Deep exploration of our own cultural roots, trauma histories, and ancestral migration patterns is the first step to competent, humble support when working with all clients and patients. The tendency is to identify the “other” as ethnic or different instead of recognizing that everyone has a complex cultural identity history, even if lost to conscious awareness or practice.
Our appraisal of traumatic events is affected by both implicit and explicit cultural expectations and also assumptions about victimization. Examining the symbolism and meaning of sickness, intrapersonally (within the individual), interpersonally (between individual and practitioner/healer), and interculturally (between individual and culture) provides a solid foundation for understanding the effects of trauma as well as the paths to recovery. For example, Shalhoub-Kevorkian’s (1999) work with rape victims in Palestinian society revealed that an oppressive patriarchal ideology about rape was an obstacle to seeking treatment. This suggests that increasing awareness of oppressive cultural values and the meaning that the patient assigns to them can reduce the perpetuation of victimizing ideologies.
Barriers to Trauma Treatment
Trauma victims experience significant barriers to seeking help and cultural barriers amplify these concerns. Obstacles to seeking help may be rooted in culturally traditional conceptions that are negative toward certain types of practitioners. Limited accessibility to resources—for example, lack of money, living in a rural area, lack of transportation, and concerns about the language capacities of the practitioners—can also contribute as obstacles.
Trauma victims may be using traditional medicine and have concerns about whether this fact will be discovered or negated by the practitioner. There may be legal concerns about immigration status and the possibility of relocation. Recent epidemiological research from urban Mexico, for example, suggests that a lifetime prevalence of exposure to traumatic events was 76% and the prevalence of PTSD 11.2% (Norris, 2002). Many of these individuals travel between locations north and south. Rates of trauma are high among migrating and undocumented women. Traumatized refugees have special needs and factors important in assessment, including war background, escape experience, location and conditions of the refugee camp, time spent there, and the extent of family fragmentation (Comas-Diaz & Griffith, 1988).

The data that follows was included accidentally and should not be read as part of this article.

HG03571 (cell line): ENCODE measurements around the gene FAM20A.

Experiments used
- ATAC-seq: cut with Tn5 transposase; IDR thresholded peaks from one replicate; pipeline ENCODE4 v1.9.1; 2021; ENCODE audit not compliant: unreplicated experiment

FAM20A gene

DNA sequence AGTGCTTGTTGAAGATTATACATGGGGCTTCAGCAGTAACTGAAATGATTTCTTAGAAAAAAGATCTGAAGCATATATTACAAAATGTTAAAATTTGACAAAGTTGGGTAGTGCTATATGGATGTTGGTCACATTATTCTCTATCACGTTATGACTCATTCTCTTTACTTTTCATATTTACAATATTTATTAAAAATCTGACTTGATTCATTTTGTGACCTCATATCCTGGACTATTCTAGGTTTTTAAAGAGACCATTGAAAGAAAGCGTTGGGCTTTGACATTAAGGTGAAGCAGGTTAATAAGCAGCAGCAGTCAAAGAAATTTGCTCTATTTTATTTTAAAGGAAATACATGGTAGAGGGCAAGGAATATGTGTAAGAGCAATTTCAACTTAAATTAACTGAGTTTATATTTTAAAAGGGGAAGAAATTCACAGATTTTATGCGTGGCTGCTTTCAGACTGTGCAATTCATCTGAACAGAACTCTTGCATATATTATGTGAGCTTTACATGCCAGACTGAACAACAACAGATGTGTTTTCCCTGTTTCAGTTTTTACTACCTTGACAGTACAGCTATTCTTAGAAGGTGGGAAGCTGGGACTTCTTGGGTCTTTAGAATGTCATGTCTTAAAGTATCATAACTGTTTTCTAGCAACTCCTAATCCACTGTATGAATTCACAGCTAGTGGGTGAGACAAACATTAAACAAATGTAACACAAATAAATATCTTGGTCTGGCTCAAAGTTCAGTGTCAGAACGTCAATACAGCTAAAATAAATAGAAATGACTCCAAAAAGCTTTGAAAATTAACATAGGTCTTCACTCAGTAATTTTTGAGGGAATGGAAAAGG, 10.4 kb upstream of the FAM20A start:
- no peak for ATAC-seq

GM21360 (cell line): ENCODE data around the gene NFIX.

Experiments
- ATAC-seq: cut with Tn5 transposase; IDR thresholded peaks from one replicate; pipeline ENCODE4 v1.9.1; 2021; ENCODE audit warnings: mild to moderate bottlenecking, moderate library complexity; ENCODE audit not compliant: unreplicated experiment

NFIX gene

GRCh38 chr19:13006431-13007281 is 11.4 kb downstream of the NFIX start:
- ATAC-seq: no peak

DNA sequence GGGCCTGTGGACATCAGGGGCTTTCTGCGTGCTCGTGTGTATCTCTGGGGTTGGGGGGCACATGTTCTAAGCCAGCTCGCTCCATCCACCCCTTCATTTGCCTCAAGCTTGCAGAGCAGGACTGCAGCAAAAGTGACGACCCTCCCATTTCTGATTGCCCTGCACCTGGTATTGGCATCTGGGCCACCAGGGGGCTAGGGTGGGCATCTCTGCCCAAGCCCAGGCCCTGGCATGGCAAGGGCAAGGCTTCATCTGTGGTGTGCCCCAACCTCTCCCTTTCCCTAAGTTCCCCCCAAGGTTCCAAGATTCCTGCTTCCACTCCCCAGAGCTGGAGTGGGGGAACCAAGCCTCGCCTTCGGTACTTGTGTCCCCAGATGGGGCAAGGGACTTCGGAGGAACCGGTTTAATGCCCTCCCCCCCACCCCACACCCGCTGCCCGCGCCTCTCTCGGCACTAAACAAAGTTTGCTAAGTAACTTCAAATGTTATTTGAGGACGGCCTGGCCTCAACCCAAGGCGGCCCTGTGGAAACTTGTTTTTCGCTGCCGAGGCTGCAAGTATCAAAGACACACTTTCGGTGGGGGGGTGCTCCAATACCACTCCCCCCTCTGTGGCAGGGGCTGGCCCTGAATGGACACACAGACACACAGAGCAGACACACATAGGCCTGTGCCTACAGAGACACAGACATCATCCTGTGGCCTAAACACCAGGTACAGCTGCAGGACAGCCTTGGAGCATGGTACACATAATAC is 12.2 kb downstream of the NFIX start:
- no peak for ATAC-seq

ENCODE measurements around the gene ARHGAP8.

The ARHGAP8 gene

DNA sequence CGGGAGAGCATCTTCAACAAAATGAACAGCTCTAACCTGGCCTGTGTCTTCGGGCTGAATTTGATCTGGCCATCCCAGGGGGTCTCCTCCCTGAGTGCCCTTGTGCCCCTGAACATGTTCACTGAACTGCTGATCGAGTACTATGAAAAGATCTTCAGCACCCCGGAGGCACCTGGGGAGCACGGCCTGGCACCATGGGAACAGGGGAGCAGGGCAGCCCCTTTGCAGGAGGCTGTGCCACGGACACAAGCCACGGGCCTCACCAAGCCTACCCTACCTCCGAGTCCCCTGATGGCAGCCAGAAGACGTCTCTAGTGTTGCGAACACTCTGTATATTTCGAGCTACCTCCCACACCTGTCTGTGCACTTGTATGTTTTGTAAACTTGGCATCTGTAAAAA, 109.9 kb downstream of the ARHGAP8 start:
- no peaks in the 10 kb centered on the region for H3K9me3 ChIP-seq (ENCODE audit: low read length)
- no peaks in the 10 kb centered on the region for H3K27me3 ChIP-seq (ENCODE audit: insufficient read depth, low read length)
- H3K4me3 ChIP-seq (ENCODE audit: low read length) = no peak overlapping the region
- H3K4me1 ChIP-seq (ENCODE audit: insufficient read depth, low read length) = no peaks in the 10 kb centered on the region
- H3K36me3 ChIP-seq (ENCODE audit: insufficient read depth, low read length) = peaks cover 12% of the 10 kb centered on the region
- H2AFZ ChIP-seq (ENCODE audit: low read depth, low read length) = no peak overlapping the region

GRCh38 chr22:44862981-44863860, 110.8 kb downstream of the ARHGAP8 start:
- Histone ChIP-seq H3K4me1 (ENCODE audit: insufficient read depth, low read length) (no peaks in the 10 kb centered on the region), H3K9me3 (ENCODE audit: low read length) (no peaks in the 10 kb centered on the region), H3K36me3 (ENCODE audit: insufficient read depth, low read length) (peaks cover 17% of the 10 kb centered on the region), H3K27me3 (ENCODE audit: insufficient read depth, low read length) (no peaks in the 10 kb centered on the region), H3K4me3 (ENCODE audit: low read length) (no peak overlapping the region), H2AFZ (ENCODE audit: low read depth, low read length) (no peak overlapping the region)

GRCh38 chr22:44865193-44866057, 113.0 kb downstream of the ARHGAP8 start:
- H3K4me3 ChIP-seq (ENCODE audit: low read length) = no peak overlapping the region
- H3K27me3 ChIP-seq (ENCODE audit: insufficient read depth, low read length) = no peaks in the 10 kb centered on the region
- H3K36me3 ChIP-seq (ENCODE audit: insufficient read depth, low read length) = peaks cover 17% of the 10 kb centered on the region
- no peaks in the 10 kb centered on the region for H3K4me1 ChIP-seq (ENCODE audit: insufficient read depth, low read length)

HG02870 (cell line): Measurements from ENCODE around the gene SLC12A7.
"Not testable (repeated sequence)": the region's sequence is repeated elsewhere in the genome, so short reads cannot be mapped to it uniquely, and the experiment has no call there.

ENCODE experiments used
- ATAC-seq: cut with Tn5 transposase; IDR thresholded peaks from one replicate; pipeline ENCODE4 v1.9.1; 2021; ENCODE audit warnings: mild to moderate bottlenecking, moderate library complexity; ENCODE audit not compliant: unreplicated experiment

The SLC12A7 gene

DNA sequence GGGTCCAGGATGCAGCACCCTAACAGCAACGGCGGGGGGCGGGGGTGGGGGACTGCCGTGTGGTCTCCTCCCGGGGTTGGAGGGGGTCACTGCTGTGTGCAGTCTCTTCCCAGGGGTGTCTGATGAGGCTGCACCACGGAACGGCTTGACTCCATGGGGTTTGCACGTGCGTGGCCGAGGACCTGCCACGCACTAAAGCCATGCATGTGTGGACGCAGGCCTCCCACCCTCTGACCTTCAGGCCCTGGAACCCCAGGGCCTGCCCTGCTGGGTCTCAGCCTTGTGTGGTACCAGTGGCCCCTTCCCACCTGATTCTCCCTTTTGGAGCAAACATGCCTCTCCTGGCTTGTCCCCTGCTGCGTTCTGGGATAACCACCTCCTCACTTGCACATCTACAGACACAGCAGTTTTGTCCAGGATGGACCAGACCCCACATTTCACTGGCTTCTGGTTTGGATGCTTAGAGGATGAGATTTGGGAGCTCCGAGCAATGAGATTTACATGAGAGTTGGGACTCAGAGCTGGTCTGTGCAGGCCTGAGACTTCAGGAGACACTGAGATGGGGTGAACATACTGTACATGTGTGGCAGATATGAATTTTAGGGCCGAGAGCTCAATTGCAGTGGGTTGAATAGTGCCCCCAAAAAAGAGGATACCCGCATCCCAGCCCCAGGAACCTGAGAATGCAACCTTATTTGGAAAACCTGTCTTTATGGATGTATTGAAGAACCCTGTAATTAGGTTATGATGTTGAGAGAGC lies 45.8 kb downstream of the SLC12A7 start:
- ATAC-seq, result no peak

Cultural Misconceptions in Trauma Treatment
Psychological assessment is often based on Western concepts and diagnoses. A common misunderstanding in assessing individuals is to lump people who may speak a common language together—an example of which is the term Hispanic. This will miss the distinctions among diverse individuals and communities: between a Mayan refugee from the war in Guatemala who speaks two languages, Ixil and Spanish, or a middle-class business owner from the border of Chihuahua, Mexico, who left the drug war behind.
Learning about body language and cultural values within a specific culture or ethnic group or subgroup is a good start. I always use this knowledge as a basis for asking the individual or family what is important to them and whether these values are the ones that they embrace.
Cultural values are also determined by socioeconomic status, religion, and often whether one lives in an urban or rural area. Demonstrating some initial knowledge shows respect and interest, and in some communities such as many American Indian communities, it is common to share knowledge of one’s own background and family heritage and where one comes from as a way to demonstrate respect and value the important foundation of cultural identity.
It is also useful to demonstrate respect for traditional medicine; this will open the path for communication about healing and the opportunity to collaborate as a team member. Adjusting to the varied needs of indigenous peoples, especially when one is working in small rural communities, may challenge some concepts of boundaries and self-disclosure, especially when one is asked to play multiple roles, including that of an advocate.
Comas-Diaz, L., & Griffi th, E. H. (1988). Clinical guidelines in cross-cultural mental health. New York: Wiley.
Norris, F. H., (2002). Psychosocial consequences of disasters. National Center for PTSD Research Quarterly, 13 (2), 1–7.
Shalhoub-Kevorkian, N. (1999). Towards a cultural definition of rape: Dilemmas in dealing with rape victims in Palestinian society. Women’s Studies International Forum, 22 (2), 157–173.
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